Pediatric kidney transplant a first for Cohen Children’s

Starks gets an assist: Knicks legend John Starks (left) has a ball with kidney-transplant recipient Matthew Francis and his mom, Jennifer.

The Steven and Alexandra Cohen Children’s Medical Center has completed its first-ever pediatric kidney transplant operation.

Matthew Francis, a 14-year-old from Rockaway Beach, was diagnosed in 2012 with focal segmental glomerulosis, a disease that attacks the kidney’s filtering units. The illness causes severe scarring, disrupts kidney functions and, left untreated, can eventually lead to organ failure.

Earlier this month, Matthew underwent a life-saving procedure at New Hyde Park-based Cohen’s Children – making him the first pediatric kidney-transplant recipient at the 202-bed Northwell Health facility dedicated exclusively to the care of children, which opened in 1983.

Pamela Singer, director of the hospital’s new Pediatric Kidney Transplant Program, said Matthew’s pre-surgical risks were high.

“His high blood pressure was being treated with medication until this year, when we realized that he needed to be placed on dialysis,” the doctor said in a statement.

But the April 4 surgery went well, Singer added, and Matthew – who received an inspiring get-well visit this week from legendary New York Knicks shooting guard John Starks – should be back to playing basketball with his friends soon.

Although not considered hereditary, focal segmental glomerulosis also afflicts Matthew’s mother, Jennifer Francis, who is on a waiting list and hopes to receive a new kidney soon. The mom undergoes dialysis – an invasive process for removing waste and excess water from the blood, used primarily as an artificial replacement for lost kidney function – three days a week, and said she was devastated and afraid when her son faced the same prognosis.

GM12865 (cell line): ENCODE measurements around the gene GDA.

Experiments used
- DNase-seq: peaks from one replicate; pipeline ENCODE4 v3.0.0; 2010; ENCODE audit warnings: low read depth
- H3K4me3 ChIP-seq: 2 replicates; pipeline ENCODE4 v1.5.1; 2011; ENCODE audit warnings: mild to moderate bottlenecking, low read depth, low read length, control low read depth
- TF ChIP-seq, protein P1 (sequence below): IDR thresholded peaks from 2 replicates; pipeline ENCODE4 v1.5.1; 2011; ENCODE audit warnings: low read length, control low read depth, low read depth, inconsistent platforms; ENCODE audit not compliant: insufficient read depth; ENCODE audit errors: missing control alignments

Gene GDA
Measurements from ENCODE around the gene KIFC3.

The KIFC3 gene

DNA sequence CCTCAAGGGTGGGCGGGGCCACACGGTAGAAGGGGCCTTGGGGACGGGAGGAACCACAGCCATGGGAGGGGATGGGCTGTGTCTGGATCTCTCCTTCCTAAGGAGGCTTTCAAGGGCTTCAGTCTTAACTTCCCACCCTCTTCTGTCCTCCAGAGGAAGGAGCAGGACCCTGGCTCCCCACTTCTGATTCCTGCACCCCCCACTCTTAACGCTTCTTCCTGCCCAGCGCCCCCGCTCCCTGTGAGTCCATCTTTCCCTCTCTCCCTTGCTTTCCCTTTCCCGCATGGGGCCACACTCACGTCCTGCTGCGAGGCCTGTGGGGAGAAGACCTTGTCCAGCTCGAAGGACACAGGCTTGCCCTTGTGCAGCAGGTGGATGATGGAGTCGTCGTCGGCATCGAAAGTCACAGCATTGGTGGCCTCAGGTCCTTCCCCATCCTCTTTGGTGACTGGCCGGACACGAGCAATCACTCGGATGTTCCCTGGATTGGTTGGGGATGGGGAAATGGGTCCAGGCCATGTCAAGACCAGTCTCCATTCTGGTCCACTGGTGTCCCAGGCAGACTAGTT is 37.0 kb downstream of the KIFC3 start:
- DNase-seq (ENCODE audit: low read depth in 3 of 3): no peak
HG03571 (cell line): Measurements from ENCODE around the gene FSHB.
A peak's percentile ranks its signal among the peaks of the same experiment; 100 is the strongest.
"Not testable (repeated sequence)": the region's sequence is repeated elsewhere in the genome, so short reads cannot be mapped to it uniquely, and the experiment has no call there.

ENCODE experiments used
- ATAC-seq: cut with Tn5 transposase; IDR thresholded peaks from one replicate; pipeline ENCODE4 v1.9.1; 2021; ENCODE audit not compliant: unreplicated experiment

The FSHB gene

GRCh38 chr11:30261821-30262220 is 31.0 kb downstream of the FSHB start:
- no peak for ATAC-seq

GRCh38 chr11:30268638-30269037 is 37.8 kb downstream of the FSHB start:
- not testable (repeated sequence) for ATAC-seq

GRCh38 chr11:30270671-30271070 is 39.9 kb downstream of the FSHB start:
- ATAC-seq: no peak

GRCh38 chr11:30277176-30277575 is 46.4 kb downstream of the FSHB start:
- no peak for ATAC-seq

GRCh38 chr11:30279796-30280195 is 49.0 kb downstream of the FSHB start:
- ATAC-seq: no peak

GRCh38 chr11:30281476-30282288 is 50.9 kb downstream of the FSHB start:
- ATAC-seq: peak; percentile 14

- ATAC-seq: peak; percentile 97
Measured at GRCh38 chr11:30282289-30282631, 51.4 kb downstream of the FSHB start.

“I’m on dialysis three days a week since January of this year, Matthew was doing it on the other three days,” Francis noted. “The only day we had together as a family with my husband was on Sunday… the only day we didn’t have to deal with dialysis.”

Pamela Singer: Why doctors become doctors.

While the mom is still waiting for her transplant, her son is already on the road to recovery – a journey sped up somewhat by Starks, who met the teen at a press conference Wednesday to offer an autographed basketball and plenty of encouragement.

“Training for a sport is a lot like what Matthew had to overcome in the hospital, which is why he did such a great job,” Starks said in a statement. “He’s going to be fine. He knows what he wants and he’s working on getting better.”

Cohen Children’s staffers were sure to thank the deceased donor whose generosity brightened Matthew’s future, with Ernesto Molmenti, surgical director of the hospital’s pediatric transplant center, noting during Wednesday’s press event that “Matthew’s donor is smiling down from heaven on what we’re saying here today.”

What they were seeing, thanks to the nascent Pediatric Kidney Transplant Program, was a young man with a hopefully long life in front of him.

“It’s wonderful seeing him here today, looking so healthy and eager to get back to his life,” Singer noted. “It’s the reason we choose to become physicians.”